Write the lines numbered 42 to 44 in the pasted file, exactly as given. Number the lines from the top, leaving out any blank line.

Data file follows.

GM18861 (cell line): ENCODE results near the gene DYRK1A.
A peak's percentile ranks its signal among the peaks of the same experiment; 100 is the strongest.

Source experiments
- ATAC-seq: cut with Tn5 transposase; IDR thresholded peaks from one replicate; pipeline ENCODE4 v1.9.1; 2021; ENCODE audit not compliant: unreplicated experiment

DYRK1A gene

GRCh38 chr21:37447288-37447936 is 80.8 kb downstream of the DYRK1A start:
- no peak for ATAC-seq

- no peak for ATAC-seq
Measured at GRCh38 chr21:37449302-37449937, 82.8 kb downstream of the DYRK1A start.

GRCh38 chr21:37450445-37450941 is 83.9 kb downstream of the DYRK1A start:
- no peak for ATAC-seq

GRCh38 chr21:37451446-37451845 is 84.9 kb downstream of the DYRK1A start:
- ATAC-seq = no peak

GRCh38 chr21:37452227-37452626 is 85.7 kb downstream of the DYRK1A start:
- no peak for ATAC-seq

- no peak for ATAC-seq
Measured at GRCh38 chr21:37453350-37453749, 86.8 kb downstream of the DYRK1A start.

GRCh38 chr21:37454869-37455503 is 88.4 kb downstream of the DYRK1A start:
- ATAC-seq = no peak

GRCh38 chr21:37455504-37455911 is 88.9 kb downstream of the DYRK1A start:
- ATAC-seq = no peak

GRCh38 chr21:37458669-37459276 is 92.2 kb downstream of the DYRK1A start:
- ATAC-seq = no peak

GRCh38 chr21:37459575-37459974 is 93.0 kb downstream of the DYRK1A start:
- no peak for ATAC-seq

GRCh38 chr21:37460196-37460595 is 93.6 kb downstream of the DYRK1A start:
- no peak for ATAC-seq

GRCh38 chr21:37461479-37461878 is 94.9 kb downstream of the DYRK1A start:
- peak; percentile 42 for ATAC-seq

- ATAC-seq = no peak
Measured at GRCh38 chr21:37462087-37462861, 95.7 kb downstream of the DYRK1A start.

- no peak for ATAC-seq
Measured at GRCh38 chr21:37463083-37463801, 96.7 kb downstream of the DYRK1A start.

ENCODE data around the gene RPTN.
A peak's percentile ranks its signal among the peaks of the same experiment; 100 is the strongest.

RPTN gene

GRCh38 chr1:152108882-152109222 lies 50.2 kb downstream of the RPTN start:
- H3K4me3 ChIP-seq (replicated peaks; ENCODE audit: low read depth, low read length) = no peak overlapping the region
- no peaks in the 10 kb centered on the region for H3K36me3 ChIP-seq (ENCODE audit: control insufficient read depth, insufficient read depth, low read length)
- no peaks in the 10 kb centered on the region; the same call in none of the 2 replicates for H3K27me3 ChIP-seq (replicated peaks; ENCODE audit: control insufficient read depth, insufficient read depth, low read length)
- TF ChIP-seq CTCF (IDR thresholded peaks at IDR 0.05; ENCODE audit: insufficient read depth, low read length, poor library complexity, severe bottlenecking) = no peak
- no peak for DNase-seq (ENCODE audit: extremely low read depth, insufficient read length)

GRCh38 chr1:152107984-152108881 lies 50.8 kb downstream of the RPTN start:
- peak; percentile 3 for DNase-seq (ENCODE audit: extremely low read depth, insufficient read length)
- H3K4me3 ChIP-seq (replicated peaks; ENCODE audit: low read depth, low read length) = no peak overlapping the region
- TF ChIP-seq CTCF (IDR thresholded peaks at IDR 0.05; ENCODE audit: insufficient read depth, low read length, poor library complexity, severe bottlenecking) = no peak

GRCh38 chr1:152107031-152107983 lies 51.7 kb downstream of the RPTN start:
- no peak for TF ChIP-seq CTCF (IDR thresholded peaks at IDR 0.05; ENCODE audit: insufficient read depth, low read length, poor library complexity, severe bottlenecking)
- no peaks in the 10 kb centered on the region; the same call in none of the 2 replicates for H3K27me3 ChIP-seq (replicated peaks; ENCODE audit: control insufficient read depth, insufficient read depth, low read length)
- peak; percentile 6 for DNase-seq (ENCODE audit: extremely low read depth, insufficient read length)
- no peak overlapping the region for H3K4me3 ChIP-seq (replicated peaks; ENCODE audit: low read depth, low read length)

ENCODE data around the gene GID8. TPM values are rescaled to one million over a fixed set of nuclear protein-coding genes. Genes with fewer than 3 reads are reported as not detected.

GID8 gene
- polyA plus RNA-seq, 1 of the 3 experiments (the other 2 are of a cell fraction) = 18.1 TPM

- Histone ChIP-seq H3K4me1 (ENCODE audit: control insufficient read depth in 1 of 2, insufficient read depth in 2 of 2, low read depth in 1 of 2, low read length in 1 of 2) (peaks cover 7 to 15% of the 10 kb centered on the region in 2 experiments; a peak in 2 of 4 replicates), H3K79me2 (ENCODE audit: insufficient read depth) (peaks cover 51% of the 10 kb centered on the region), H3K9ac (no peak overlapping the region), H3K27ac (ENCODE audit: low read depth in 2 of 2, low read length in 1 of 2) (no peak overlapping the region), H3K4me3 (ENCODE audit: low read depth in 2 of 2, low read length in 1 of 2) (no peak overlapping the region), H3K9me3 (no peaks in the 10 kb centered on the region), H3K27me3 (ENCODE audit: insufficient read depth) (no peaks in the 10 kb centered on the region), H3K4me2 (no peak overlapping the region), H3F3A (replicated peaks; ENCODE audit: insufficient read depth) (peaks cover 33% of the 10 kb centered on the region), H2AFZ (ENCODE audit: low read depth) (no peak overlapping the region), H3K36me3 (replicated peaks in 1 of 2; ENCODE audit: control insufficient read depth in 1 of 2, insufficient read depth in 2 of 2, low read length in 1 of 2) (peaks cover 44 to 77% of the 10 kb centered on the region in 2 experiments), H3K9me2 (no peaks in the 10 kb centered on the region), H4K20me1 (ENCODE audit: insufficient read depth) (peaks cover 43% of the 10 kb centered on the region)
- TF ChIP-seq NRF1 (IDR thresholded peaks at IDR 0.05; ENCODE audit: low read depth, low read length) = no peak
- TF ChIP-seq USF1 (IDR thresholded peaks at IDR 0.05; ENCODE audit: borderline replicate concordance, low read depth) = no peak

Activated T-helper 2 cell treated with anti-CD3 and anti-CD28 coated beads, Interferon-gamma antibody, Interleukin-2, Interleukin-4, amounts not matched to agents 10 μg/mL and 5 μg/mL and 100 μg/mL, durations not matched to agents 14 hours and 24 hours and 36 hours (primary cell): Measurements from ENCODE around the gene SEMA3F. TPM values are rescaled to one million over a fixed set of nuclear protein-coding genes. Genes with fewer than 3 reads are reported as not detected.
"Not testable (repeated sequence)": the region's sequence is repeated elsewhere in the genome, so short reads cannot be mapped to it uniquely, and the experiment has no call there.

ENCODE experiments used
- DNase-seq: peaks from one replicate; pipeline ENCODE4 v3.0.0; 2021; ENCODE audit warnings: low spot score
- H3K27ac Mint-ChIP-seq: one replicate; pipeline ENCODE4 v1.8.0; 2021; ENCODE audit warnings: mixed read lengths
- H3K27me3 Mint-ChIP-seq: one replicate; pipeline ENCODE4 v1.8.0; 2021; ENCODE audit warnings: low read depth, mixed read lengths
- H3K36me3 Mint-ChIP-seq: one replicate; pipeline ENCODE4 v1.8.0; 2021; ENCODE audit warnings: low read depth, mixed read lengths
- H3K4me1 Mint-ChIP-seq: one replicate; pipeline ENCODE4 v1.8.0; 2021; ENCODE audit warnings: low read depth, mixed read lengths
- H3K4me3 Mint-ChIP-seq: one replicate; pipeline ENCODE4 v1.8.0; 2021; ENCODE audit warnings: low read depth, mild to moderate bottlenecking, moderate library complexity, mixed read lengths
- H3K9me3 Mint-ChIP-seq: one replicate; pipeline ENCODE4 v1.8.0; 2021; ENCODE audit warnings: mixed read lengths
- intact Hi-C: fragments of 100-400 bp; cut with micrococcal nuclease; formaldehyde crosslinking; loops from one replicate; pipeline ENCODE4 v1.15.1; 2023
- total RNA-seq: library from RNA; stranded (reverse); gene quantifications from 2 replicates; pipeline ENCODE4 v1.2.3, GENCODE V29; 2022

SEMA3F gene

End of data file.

- no peak for DNase-seq (ENCODE audit: extremely low read depth, insufficient read length)

GRCh38 chr1:152107984-152108881 lies 50.8 kb downstream of the RPTN start:
- peak; percentile 3 for DNase-seq (ENCODE audit: extremely low read depth, insufficient read length)